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processing, and storage. The FAA has been under- Airside geographic positioning system (GPS) standably reluctant to accept LIDAR data into the data and landside ground GPS: Data collection Airports Geographic Information System (AGIS) and processing and Third Party Survey System (TPSS) databases the agency uses to support the agency's airport and To collect high-resolution topographic data, aeronautical information-development activities. LIDAR missions typically are flown at low alti- tudes, 1,000 m or lower. The flight path is planned to cover the study area and obtain the desired point SAMPLE SURVEY SPECIFICATION spacing. The flight path includes both parallel FOR AIRBORNE LIDAR and cross flight lines to eliminate shadowing, A primary objective of ACRP Project 03-01 was achieve desirable point density, and support pro- to develop a sample specification that might assist per quality control. Collection aboard the aircraft airport operators and others in procuring obstruction of GPS data using signals from at least four and surveys using LIDAR-based data. While research ideally 12 satellites supports precise timing and conducted by others and work in this project have GPS stamping. A LIDAR survey can generally be suggested that LIDAR technology could become in- completed within 3 to 4 hours of flight time for a creasingly attractive for airport obstruction surveys, typical airport; in contrast to conventional aerial standardization of procedures and formats for data photography, LIDAR flights may be made during collection, processing, and storage is likely to be nighttime. needed to accelerate the technology's adoption. Airport operators or others considering use of The research team found that commercial LIDAR airborne LIDAR-based surveys should ensure that survey contractors have typically incorporated stereo the survey vendor is well qualified and experienced aerial imagery in their LIDAR workflow to enhance with the technology. The research team found that computational efficiency and facilitate accuracy LIDAR-based airport surveys conducted to date have, checks and other quality control and assurance func- for the most part, been conducted without oversight tions. Figure 1 illustrates a typical work process that by NGS or FAA. Data from such surveys may not might be followed for using aerial photography and meet the quality control and quality assurance stan- LIDAR in an airport obstruction survey. A sample dards those agencies seek to maintain to ensure specification, developed by the research team and airspace safety. In the absence of clearly stated included as the appendix to this digest, assumes that specifications and adequate data-quality assurance, stereo imagery will be available to support interpre- the FAA is likely to remain reluctant to accept LIDAR tation of LIDAR data. data into the AGIS and TPSS databases. FAA re- The specification addresses four key aspects of quirements for remote sensing surveys are stated in data acquisition and processing: AC 150/5300-18B. Calibration tests: Radiometric qualification Airport operators or others wishing to use FAA tests for obstruction detection and system cali- funding support to conduct a survey (or to have the bration (factory calibration, field calibration by data produced by the survey be accepted for obstruc- flying over a building site of known topography, tion identification) must meet the requirements of and in-flight calibration) that circular or obtain FAA approval in advance to ex- Survey planning calculations: Grid and point ceed or otherwise deviate from those requirements. spacing (along and perpendicular to the flight The sample specification reflects the characteristics path), field of view, scanner angle and fre- of LIDAR equipment and processes currently in use, quency, ground speed of the aircraft, swath but is designed to be flexible in accommodating higher width, number of flight lines, and line cover- resolution and otherwise more accurate data collec- age perpendicular to the flight line tion methods as industry innovation progresses. The Flight mission planning parameters: Coverage research team concluded that benefits of using LIDAR parameters (to ensure complete coverage of are likely to increase and in some instances may al- the required obstruction identification surface), ready be sufficient to motivate a survey provider and swath overlap, flight line directions, flying airport operator to request this approval. In such a height (as low as possible within the applicable case, the sample specification may be a useful model eye-safety limits), and flight clearance for the survey's design. 4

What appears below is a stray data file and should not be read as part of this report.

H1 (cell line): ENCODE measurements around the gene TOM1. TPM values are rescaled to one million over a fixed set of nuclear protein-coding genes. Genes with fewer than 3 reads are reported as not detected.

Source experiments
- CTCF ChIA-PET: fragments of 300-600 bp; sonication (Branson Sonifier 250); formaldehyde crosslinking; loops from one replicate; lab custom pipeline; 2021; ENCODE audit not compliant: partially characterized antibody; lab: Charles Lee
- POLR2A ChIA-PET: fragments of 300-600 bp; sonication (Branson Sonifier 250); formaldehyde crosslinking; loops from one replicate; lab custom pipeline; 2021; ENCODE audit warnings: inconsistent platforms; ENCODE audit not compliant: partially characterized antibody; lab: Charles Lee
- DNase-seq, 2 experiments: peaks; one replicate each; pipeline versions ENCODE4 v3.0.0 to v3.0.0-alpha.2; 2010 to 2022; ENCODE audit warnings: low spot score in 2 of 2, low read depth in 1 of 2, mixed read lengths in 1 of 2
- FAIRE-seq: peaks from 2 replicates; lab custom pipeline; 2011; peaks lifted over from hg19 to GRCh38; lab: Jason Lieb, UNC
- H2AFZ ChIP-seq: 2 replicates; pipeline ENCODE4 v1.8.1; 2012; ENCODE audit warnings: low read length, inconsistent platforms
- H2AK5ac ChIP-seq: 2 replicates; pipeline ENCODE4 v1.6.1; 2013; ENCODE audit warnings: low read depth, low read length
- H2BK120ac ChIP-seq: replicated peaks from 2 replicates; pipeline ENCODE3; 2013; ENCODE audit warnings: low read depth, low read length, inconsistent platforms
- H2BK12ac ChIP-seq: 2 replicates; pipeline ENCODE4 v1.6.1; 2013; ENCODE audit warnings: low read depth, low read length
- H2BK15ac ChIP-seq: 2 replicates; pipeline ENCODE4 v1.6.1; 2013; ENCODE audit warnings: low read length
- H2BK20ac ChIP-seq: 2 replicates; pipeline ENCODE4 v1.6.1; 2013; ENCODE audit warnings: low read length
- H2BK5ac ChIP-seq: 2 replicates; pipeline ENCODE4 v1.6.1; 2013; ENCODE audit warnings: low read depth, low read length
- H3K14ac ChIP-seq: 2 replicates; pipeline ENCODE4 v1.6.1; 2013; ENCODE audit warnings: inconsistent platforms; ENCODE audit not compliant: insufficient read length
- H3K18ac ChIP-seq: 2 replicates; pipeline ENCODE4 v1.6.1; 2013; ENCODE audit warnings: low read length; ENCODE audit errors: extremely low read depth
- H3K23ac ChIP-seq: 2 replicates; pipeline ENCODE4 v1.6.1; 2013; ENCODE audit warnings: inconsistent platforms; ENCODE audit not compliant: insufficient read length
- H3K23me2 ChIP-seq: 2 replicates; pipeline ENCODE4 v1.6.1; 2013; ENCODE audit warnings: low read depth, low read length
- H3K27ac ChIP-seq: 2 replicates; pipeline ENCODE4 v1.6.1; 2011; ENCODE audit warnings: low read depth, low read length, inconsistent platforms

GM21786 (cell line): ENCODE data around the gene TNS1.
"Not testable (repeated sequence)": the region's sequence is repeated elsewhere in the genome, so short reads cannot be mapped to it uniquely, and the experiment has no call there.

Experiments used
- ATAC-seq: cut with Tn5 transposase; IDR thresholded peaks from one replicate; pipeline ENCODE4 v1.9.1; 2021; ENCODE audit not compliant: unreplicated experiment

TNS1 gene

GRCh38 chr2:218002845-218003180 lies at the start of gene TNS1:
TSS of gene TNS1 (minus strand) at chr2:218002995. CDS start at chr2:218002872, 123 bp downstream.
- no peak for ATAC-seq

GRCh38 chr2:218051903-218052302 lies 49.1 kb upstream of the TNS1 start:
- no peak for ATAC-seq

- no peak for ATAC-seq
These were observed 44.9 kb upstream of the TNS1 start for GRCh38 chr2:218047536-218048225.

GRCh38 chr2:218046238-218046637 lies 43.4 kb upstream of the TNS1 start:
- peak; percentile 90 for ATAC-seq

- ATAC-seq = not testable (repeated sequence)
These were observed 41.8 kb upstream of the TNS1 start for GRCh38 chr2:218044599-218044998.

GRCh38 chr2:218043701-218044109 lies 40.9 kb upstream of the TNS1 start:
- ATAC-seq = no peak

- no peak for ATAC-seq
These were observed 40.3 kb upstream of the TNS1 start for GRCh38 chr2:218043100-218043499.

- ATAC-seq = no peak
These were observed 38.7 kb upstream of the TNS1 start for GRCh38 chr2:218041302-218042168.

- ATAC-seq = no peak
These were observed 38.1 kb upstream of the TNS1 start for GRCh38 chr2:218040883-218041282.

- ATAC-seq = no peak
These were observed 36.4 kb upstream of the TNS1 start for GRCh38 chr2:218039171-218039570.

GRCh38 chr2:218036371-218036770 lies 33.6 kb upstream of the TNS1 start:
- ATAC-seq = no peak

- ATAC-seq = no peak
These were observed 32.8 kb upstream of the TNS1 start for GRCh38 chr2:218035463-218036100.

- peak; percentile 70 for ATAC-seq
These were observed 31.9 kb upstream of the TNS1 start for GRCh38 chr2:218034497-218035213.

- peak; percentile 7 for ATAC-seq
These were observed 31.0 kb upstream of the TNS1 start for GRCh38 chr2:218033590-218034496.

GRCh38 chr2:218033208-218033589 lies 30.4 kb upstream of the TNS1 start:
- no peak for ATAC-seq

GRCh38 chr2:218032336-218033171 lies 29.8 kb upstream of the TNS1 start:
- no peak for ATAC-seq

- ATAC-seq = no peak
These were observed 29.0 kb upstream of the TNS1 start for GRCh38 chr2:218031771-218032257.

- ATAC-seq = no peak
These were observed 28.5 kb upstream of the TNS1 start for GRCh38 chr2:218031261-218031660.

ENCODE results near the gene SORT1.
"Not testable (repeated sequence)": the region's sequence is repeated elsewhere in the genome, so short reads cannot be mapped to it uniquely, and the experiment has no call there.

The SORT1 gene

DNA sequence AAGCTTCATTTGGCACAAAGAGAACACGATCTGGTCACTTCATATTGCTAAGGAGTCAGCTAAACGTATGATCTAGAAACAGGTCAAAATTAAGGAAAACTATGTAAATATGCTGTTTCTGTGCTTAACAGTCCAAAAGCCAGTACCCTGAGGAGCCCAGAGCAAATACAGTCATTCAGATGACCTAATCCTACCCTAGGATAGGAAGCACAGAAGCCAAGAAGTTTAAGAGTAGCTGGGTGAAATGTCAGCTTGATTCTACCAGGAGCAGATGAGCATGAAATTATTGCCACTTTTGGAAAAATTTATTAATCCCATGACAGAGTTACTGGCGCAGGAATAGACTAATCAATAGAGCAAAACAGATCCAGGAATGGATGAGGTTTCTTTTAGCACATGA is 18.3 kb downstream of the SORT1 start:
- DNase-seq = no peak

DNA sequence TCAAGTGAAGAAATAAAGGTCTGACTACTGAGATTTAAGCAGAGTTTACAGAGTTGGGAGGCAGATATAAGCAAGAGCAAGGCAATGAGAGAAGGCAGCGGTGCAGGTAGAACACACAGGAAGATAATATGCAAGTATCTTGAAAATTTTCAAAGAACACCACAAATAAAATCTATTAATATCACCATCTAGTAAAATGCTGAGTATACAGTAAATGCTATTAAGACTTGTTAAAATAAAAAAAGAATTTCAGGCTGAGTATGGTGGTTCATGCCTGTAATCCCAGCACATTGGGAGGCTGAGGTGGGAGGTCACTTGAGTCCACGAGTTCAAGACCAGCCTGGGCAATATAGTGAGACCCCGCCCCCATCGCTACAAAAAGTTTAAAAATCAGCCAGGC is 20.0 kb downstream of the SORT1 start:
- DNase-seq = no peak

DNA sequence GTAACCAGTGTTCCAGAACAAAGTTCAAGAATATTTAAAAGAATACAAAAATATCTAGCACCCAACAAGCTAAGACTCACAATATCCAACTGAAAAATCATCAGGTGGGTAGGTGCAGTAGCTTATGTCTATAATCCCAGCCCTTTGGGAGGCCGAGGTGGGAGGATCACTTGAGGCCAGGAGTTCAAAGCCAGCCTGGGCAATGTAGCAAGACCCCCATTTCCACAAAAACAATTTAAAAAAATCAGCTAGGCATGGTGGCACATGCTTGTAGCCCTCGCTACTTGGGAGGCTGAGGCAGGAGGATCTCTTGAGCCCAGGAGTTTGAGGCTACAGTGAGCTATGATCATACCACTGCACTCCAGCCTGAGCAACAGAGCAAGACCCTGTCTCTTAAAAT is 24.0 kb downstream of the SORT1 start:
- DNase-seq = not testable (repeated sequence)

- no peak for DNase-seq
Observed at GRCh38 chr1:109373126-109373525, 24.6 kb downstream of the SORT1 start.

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LIDAR and Photo Workflow Schematic Client 1. Client Data Requirement, FAA Specifications, Project Deliverables 1.1 Define Project and Products 1.2 Agree on Specs and Budget - Review Appropriate FAA AC 150/5300-17B 1.3 Agree on Schedule 2. Field Operations 2.1 Integrated Survey Control Plan a) Select GPS Base Station Locations b) Predefine ground marks c) Check Points d) Establish control network 2.2 IMAGERY PLAN (Remote Sensing Plan) as per FAA AC 150/5300-17B a) LIDAR b) Photo c) Weather, local coordination d) Approaches/Imagery surfaces 3. Data Acquisition & Processing 4. LIDAR 5. Photo 4.1 Acquisition of Airborne LIDAR data 5.1 Acquisition of aerial photo 5.2 Initialization/calibration of Airborne GPS & IMU 4.2 QC of LIDAR Data on site 5.3 QA/QC for image quality 4.3 GPS Validation Data 5.4 Scan aerial film; submit for approval 4.4 Processing and calibration of LIDAR 5.5 Tie and pass point measurements 4.5 Review and QC field data 5.6 Measure ground control points 4.6 Review LIDAR calibration Boresight values 5.7 Refine aerotriangulation (AT)/bundle adjustment 4.7 Review LIDAR data accuracy testing against 5.8 Submit AT report for approval check points 4.8 Calibrated LIDAR data 5.9 Receive LIDAR products 5.10 Conduct obstruction survey analysis Use Photo & LIDAR data (DEM, Surface model) 4.9 Production of LIDAR output Identify and list obstructions Processing setup Submit for approval Bare earth extraction Bare earth validation Accuracy verification 5.11 Generate ortho using bare-earth DEM 4.10 Generation of deliverable LIDAR products Rectification a) DEM b) Surface Model c) Intensity Image Seam line placement and radiometric 4.11 Delivery balancing 6. Submit Project Deliverables to Client Figure 1 Typical workflow using aerial photo and LIDAR for obstruction survey. (Source: Derived from information provided courtesy of Terrapoint Aerial Services.) 5